MommyDoc posts tend to focus on healthcare anecdotes about trying to survive and thrive being both a mom and doctor.  Today, I wanted to talk about another slice of my life (pun intended.) After all, there is an art and science to making pie, just as there is to practicing medicine.

“Mommy, lets make pie!” My daughter and I have a few special activities we enjoy doing together.  Pie making is one of them.  Last May, I spent 5 days learning everything you never knew you needed to know about making crust, filling, and baking the perfect pie under the expert instruction of Kate McDermott.

It was one of the most amazing experiences of my life.  So imagine my excitement when I was invited back this year to help instruct a new group of pie makers from around the country for Pie Camp 2016.  I jumped at the chance to return and refresh my skills.

Practicing medicine and baking pies take patience, practice, and the end results are truly a labor of love.  After returning from camp, my daughter and I began making fruit pies together. She loves mixing fruit filling, pouring it into the pie pan, and covering the top with lattice strips. Her specialty is brushing on the egg white wash and lightly dusting the top with sugar before it goes in the oven.

My boys even get in on the action when they see me put gingersnaps into a plastic bag and bring out the rolling pin to make another favorite:  Buttermilk Pie (popular during the Great Depression) with a gingersnap crust. That means it is time to beat gingersnaps into fine crumbs.  Oh how they love to hit things repeatedly until they are broken into tiny little pieces.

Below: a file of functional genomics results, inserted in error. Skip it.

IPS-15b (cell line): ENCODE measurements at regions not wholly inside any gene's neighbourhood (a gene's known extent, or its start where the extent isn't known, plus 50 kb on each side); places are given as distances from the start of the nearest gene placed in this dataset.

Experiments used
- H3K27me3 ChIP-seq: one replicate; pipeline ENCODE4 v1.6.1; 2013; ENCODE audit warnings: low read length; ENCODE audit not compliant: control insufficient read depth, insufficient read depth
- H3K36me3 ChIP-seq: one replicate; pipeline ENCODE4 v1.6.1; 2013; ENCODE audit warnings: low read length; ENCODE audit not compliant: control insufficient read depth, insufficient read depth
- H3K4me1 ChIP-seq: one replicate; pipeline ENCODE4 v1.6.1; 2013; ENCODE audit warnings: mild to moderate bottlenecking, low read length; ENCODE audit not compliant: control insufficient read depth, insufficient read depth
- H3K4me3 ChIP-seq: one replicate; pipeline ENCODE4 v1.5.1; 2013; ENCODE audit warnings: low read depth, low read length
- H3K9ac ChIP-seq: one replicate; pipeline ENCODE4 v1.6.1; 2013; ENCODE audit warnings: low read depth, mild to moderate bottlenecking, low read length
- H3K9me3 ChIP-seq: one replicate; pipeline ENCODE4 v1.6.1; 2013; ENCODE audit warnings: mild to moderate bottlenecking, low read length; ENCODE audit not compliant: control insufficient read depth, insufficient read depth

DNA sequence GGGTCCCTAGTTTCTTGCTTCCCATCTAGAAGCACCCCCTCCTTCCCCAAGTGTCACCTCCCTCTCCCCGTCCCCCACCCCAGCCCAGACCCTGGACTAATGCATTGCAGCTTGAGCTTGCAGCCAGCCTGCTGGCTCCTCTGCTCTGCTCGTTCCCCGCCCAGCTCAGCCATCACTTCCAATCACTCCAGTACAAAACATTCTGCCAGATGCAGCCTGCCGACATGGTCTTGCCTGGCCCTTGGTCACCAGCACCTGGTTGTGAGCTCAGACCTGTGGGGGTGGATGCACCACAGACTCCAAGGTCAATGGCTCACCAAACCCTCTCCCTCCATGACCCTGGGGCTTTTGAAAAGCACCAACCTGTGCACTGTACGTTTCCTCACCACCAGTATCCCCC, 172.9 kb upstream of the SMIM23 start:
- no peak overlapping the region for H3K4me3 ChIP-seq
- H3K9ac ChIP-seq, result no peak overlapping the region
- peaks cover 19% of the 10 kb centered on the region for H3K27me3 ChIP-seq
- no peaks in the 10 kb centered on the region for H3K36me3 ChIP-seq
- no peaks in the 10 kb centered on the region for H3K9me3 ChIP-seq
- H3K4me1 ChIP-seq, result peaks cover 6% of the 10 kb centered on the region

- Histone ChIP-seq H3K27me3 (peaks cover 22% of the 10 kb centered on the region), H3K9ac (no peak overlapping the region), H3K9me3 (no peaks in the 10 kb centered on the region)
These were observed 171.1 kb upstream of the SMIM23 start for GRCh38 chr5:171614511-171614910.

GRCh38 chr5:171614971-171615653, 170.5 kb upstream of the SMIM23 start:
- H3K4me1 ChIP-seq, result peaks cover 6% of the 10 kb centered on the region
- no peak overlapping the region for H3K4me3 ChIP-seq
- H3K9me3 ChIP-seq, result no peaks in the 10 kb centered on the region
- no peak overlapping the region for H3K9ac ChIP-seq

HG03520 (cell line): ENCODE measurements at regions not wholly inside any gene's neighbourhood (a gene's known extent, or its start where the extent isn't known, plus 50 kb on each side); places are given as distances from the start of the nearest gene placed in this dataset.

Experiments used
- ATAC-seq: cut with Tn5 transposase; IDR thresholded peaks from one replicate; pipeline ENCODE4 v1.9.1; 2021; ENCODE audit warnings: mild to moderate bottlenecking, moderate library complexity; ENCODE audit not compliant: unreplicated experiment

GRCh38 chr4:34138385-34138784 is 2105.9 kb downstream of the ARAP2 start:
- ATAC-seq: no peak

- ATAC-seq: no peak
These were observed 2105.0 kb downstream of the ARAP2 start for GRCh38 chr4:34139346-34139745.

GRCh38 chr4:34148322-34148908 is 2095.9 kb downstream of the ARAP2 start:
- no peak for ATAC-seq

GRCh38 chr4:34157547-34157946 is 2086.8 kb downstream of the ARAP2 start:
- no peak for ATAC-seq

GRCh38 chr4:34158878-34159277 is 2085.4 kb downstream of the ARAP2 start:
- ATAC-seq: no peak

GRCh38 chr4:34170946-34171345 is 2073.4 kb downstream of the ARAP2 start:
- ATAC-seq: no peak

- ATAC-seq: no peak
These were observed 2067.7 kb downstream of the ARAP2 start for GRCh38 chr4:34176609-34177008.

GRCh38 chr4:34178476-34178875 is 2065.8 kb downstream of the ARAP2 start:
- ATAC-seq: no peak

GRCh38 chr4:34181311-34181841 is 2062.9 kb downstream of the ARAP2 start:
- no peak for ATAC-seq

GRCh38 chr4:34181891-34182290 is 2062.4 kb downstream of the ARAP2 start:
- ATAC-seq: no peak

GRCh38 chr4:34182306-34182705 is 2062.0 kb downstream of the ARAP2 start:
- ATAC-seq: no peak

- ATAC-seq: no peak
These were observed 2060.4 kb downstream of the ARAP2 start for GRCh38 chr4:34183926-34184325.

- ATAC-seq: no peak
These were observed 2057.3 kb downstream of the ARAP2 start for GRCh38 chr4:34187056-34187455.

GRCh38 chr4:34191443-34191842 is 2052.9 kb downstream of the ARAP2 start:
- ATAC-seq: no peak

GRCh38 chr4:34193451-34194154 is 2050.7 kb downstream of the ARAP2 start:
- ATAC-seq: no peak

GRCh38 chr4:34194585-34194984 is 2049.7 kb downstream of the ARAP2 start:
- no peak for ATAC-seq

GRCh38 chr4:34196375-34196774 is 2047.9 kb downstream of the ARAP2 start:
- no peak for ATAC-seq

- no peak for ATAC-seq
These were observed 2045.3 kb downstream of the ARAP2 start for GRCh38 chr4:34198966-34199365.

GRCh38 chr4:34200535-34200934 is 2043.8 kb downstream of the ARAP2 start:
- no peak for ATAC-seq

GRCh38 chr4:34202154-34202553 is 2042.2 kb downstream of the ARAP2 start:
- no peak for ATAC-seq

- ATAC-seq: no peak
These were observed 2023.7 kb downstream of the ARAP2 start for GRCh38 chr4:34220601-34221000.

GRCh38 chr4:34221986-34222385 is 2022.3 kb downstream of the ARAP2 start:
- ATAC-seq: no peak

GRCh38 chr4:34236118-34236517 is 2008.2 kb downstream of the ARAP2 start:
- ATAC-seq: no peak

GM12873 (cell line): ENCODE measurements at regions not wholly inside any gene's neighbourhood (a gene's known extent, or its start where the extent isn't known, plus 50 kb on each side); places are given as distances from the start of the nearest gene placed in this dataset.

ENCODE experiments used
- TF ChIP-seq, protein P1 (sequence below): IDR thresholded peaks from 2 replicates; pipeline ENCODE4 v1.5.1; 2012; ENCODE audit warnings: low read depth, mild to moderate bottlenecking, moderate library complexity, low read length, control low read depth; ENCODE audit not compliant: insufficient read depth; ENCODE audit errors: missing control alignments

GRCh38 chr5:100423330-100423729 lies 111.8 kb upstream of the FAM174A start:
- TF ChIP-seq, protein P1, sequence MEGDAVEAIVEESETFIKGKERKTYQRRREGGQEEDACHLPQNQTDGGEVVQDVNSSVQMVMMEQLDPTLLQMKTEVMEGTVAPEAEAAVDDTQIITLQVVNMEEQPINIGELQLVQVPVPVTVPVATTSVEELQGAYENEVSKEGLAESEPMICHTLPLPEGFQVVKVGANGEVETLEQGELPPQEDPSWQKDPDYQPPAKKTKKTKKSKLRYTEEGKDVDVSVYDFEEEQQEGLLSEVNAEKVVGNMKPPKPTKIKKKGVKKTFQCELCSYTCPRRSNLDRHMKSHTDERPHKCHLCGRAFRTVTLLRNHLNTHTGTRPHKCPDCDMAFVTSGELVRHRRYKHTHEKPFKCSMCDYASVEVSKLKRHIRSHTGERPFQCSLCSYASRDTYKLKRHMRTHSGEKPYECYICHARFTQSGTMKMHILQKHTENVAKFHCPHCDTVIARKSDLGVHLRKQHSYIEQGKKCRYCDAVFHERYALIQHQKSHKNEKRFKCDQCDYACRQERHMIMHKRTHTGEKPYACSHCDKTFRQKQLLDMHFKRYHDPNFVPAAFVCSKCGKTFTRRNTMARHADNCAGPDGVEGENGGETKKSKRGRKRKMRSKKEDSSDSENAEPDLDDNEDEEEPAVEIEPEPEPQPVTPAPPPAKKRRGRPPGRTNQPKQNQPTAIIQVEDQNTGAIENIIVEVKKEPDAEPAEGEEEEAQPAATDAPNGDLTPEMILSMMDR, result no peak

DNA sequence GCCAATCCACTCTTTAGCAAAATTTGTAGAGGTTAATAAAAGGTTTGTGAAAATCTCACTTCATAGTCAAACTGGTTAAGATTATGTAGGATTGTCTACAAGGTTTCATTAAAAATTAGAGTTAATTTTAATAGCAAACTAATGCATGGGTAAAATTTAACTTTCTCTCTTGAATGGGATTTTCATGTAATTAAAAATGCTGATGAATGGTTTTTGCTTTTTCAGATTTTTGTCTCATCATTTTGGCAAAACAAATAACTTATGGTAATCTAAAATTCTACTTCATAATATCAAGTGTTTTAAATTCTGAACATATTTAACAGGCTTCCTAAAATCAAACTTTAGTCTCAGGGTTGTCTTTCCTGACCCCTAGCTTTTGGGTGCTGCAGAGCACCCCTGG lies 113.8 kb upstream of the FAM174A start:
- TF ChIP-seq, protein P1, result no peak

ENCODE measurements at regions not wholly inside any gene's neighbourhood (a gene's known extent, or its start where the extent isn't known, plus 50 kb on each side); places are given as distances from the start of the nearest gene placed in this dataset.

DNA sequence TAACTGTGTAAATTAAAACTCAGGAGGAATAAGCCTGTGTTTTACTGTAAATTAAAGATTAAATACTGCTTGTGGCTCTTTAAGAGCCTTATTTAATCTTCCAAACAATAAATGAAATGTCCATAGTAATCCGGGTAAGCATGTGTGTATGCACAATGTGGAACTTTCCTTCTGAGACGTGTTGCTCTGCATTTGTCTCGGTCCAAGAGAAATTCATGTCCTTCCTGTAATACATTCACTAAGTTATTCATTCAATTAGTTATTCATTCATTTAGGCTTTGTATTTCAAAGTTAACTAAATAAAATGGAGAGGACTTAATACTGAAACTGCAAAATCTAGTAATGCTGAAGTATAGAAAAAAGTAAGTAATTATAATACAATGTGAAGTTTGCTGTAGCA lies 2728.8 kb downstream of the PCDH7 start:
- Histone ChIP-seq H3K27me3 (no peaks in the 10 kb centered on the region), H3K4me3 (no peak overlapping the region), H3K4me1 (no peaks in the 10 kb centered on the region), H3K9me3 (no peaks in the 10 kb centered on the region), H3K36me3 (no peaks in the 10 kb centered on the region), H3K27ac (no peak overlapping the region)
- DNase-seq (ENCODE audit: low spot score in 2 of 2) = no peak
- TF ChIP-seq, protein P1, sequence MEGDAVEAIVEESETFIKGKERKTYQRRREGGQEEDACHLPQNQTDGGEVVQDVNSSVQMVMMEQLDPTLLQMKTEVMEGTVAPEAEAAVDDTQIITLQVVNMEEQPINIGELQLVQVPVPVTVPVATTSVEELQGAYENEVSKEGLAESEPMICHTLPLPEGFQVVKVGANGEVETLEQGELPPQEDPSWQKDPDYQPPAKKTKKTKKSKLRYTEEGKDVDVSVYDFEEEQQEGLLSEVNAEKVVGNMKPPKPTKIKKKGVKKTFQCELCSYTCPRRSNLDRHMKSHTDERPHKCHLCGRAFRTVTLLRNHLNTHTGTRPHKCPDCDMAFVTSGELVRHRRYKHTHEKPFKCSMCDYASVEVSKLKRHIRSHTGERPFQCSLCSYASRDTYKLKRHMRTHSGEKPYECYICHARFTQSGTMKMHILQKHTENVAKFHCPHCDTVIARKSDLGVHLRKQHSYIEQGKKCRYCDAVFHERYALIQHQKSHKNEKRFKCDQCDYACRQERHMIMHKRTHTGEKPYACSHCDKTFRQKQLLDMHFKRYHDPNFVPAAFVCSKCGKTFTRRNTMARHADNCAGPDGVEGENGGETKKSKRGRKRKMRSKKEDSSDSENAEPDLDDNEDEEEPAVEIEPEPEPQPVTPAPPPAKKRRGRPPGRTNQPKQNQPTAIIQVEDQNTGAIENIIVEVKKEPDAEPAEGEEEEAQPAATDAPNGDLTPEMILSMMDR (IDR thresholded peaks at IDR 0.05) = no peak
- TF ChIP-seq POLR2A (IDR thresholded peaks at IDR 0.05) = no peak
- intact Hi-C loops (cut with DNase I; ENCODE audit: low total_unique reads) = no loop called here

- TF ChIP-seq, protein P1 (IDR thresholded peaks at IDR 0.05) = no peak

After the pie goes into the oven, they all wait patiently to watch it come out of the oven and see the fruits of their labor.  However, as our year became busier with school and activities, pie-making was pushed to the back burner (pun intended again.)  Driving up north Wednesday, I was looking forward to spending time with my hands immersed in dough made from scratch and working with fruit of “pie worthy” quality.  However, doubt creeped in as I contemplated if my skills were adequate to assist Kate teaching others the art of making pie?

Throughout medical training we are told the best way to acquire a new skill is to “see one, do one, and then teach one.”  I spent time seeing pies made, doing it myself, and then teaching my children some of the steps in the process.  Passing on this knowledge by teaching was the logical next step in my journey.

This week has reminded me the science and art of making pies, like medicine, can sometimes be unpredictable but the time spent teaching others a skill they can share with their loved ones is priceless and the stuff of which beautiful memories are made.